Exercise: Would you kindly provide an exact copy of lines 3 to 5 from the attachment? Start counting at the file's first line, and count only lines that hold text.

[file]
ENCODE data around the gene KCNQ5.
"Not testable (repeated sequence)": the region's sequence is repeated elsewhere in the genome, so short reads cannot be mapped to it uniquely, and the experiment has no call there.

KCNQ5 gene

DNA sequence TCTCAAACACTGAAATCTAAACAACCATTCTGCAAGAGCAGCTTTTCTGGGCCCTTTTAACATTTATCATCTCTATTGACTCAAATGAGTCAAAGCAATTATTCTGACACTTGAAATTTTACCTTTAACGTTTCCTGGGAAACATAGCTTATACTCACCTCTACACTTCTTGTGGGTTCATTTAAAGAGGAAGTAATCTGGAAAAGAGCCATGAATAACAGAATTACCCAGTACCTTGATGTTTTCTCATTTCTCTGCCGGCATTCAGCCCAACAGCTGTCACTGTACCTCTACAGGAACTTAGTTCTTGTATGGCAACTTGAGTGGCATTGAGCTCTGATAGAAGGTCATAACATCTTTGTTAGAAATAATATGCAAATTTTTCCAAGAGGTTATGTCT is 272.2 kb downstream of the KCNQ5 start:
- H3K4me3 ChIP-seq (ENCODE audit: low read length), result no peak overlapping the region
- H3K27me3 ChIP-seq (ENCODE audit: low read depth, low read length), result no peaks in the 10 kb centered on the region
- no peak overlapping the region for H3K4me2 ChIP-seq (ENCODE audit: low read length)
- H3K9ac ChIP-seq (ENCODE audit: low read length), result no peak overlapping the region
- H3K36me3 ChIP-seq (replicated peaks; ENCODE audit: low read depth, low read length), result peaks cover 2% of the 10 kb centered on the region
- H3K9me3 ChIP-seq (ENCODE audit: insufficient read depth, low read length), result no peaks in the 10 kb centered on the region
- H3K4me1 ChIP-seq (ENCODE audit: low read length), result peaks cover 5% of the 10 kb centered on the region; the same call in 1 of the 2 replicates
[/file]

KCNQ5 gene

DNA sequence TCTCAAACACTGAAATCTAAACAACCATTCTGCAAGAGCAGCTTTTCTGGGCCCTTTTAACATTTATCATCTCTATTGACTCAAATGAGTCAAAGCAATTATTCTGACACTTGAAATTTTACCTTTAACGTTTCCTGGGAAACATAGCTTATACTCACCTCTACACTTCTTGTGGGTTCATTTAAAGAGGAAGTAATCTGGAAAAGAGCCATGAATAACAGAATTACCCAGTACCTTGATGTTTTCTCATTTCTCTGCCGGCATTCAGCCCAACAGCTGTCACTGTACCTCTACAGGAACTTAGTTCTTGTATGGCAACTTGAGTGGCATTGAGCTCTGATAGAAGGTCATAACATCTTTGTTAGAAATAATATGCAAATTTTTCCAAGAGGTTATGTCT is 272.2 kb downstream of the KCNQ5 start:
- H3K4me3 ChIP-seq (ENCODE audit: low read length), result no peak overlapping the region